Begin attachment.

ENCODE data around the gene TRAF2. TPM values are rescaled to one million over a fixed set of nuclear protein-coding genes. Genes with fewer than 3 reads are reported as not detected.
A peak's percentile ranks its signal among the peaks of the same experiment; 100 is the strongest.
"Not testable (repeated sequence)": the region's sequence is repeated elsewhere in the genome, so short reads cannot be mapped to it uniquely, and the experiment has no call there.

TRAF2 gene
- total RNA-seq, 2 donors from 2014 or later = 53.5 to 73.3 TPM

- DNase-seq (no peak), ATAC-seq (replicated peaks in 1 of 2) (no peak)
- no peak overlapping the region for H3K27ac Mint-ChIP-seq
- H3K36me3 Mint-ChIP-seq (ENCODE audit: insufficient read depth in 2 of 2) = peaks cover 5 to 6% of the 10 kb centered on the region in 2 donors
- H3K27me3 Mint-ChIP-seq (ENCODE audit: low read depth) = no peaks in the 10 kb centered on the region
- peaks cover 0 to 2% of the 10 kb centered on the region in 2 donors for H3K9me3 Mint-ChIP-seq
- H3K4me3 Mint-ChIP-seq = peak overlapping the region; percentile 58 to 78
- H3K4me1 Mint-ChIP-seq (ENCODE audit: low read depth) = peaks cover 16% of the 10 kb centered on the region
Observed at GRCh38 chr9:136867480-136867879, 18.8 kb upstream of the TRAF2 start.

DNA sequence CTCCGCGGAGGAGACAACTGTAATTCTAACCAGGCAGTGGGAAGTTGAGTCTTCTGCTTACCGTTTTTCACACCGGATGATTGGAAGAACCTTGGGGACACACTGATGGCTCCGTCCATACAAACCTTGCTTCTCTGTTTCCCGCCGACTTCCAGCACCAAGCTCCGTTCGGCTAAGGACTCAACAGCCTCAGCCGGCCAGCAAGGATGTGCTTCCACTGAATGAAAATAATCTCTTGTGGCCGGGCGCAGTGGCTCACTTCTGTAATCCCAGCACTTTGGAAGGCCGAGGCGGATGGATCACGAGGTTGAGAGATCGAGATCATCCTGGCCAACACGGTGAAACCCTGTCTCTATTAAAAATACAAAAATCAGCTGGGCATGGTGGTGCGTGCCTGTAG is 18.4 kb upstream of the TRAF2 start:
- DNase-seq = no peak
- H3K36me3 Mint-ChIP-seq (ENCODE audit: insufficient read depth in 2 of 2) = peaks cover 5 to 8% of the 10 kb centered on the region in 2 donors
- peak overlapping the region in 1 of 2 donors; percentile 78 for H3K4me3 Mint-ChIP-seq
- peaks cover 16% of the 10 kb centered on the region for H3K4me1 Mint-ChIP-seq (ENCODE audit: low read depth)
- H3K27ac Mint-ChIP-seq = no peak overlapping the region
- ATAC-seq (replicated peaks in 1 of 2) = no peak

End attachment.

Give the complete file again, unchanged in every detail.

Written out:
ENCODE data around the gene TRAF2. TPM values are rescaled to one million over a fixed set of nuclear protein-coding genes. Genes with fewer than 3 reads are reported as not detected.
A peak's percentile ranks its signal among the peaks of the same experiment; 100 is the strongest.
"Not testable (repeated sequence)": the region's sequence is repeated elsewhere in the genome, so short reads cannot be mapped to it uniquely, and the experiment has no call there.

TRAF2 gene
- total RNA-seq, 2 donors from 2014 or later = 53.5 to 73.3 TPM

- DNase-seq (no peak), ATAC-seq (replicated peaks in 1 of 2) (no peak)
- no peak overlapping the region for H3K27ac Mint-ChIP-seq
- H3K36me3 Mint-ChIP-seq (ENCODE audit: insufficient read depth in 2 of 2) = peaks cover 5 to 6% of the 10 kb centered on the region in 2 donors
- H3K27me3 Mint-ChIP-seq (ENCODE audit: low read depth) = no peaks in the 10 kb centered on the region
- peaks cover 0 to 2% of the 10 kb centered on the region in 2 donors for H3K9me3 Mint-ChIP-seq
- H3K4me3 Mint-ChIP-seq = peak overlapping the region; percentile 58 to 78
- H3K4me1 Mint-ChIP-seq (ENCODE audit: low read depth) = peaks cover 16% of the 10 kb centered on the region
Observed at GRCh38 chr9:136867480-136867879, 18.8 kb upstream of the TRAF2 start.

DNA sequence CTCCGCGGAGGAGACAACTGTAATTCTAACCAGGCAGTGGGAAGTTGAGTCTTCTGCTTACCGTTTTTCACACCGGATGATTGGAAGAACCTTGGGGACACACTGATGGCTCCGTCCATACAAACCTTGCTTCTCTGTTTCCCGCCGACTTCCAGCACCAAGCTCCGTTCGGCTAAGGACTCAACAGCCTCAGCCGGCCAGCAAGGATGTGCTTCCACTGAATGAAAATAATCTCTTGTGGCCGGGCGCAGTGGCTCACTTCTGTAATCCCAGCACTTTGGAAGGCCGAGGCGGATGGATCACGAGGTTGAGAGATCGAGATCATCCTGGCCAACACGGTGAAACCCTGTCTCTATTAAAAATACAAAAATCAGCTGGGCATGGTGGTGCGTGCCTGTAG is 18.4 kb upstream of the TRAF2 start:
- DNase-seq = no peak
- H3K36me3 Mint-ChIP-seq (ENCODE audit: insufficient read depth in 2 of 2) = peaks cover 5 to 8% of the 10 kb centered on the region in 2 donors
- peak overlapping the region in 1 of 2 donors; percentile 78 for H3K4me3 Mint-ChIP-seq
- peaks cover 16% of the 10 kb centered on the region for H3K4me1 Mint-ChIP-seq (ENCODE audit: low read depth)
- H3K27ac Mint-ChIP-seq = no peak overlapping the region
- ATAC-seq (replicated peaks in 1 of 2) = no peak